Twin Persons

Study subjects at beginning of research project.

This is the first in what I expect to be a continuing series of reports on my long-term study of the effect of genetics and environmental conditions on the development of twin human beings.

Let me make an important disclaimer (actually several) at the start:

  • I am not a scientist but I did own a chemistry set and a microscope when I was a kid.
  • I’m not a theologian but I did minor in philosophy in college.
  • The sample of subjects I’m using in my study would not qualify as statistically significant.
  • I’m likely to let my emotions influence my findings.

The title of this study: Grampa Jim Watches the Twins.

I got the idea to conduct this study about seven months ago when my daughter and her husband had twin girls.  They are fraternal twins, not identical twins.  But when I met them shortly after their arrival I was hard-pressed to tell one from the other.

Study subjects at six months of research project.

By six months even someone meeting them for the first time would realize they aren’t “identical” twins.  But they continue to look much alike. And they clearly are individual persons with very different personalities despite having the same parents, being born together, living in the same environment, eating the same food, and getting the same amount of attention.

One is bigger. One has darker hair. One is extremely outgoing which her sister is more reserved. One started crawling sooner – but her sister already feeds herself.  When I sit one on my lap while I play the piano she seems quite disinterested – her sister wants to bang on the keys.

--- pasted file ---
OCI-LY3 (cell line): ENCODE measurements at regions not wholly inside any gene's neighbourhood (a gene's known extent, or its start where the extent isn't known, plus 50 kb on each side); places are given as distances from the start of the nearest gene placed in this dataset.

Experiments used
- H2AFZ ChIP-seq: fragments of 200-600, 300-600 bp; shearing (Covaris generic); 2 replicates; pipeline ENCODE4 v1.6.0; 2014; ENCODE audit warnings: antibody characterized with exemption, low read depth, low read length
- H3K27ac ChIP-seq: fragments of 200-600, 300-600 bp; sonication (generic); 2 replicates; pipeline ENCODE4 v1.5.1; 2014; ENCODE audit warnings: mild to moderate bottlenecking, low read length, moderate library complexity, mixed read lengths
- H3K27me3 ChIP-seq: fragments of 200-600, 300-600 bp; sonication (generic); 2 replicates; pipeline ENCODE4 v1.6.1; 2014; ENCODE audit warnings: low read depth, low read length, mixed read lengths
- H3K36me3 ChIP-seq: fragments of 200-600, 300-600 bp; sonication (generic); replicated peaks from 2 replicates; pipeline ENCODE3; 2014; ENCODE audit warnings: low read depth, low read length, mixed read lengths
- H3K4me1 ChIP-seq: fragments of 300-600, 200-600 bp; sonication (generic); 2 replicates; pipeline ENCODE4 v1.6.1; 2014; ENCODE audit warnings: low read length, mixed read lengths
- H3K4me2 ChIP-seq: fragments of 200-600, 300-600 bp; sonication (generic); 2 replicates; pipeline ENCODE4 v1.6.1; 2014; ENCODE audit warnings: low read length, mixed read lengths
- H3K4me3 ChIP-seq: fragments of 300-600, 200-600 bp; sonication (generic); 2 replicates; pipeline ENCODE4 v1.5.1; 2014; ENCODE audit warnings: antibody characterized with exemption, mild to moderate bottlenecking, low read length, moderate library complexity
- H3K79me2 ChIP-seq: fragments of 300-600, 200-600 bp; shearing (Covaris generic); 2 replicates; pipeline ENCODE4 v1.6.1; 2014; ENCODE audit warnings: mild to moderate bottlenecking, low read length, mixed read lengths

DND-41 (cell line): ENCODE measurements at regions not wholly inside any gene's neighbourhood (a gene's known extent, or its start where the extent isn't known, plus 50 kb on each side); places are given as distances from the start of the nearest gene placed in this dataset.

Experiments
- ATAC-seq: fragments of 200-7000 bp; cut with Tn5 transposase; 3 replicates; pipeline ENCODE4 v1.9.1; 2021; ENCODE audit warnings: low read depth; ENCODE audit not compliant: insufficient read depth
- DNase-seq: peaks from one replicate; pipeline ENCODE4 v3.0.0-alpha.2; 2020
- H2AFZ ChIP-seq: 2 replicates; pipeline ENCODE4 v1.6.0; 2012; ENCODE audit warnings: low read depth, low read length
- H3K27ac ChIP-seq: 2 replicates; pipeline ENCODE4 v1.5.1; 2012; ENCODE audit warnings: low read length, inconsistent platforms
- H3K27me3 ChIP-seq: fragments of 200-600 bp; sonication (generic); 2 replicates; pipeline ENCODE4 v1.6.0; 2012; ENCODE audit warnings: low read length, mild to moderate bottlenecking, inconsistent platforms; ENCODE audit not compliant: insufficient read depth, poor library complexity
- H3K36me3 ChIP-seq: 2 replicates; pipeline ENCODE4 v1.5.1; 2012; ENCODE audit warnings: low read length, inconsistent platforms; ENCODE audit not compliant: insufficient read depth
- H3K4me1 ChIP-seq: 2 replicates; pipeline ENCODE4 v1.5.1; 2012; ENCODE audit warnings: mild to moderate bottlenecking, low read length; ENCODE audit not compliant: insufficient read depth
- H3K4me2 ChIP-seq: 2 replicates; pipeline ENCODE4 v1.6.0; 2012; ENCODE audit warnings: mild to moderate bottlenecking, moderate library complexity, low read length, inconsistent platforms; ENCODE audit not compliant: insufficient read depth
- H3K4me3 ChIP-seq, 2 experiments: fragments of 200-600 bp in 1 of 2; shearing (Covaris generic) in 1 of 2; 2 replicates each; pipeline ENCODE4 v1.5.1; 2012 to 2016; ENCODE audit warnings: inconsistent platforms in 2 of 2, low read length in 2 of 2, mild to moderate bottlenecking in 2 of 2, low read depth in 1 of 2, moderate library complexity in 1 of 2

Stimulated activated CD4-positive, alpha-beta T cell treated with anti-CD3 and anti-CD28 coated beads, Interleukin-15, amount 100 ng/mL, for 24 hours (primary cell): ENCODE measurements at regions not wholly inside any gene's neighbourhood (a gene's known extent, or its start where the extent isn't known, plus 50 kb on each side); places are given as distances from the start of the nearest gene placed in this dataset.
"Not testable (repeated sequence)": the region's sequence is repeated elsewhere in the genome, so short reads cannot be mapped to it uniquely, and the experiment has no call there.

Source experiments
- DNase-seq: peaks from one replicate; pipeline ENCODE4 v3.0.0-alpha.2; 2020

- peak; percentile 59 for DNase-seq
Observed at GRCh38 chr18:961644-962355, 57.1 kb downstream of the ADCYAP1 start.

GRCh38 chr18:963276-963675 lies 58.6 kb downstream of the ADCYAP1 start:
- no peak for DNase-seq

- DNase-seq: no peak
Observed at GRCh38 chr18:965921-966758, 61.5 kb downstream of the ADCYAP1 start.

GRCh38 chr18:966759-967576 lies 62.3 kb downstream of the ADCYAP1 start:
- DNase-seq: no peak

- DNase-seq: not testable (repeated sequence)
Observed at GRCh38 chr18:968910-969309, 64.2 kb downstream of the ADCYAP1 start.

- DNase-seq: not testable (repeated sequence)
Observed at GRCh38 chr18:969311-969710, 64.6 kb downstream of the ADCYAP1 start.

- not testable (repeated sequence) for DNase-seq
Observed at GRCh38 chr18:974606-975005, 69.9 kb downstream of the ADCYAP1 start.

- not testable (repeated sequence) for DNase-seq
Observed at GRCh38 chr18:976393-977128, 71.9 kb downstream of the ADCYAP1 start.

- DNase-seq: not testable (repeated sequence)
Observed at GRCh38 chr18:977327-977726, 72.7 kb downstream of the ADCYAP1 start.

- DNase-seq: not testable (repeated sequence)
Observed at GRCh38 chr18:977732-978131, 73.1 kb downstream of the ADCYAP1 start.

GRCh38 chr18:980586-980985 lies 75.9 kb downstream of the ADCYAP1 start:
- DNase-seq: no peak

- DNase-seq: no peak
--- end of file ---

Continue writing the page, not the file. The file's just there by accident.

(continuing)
In preparing for my research project I googled “twin studies genetics vs environment” and learned that many scientists have been studying twins for the answer to what seems to be a long-standing question: Are we the products of our heredity or our environment?

Scientists do interesting things like track down twins separated at birth and raised in different environments to determine whether they both like ketchup on eggs or became musical prodigies. Results are inconclusive.

As I start my research, I have a strong belief that the answer to “nature vs. nurture” is yes.  It is both.

Absent nature, my granddaughters would not have such closely related genetics that determines some common physical characteristics. Absent nurture, they would not be encouraged in their individuality and the opportunity for growth and expression.

Pro-life advocates (of which I am one) have often referred to the immortal words of Horton, who saved Whos: “A person’s a person no matter how small.”

I agree with Horton.  What is more, I think we need to remember that any person is a person. Each is an individual unlike any other, unique, a gift to the world from heaven above.

The breath of life comes from neither genetics nor environment. It comes from God.  It is precious.

About Jim Fair

Jim Fair is a writer and consultant. He lives in the Chicago area and has a wonderful wife, son and daughter. He enjoys fishing and occasionally catches something. He tries to play the piano and sings a little. In addition to writing for Regnum Christi Live, he blogs at Laughing Catholic. And you can follow him on Twitter: Jim Fair (@fishfair).
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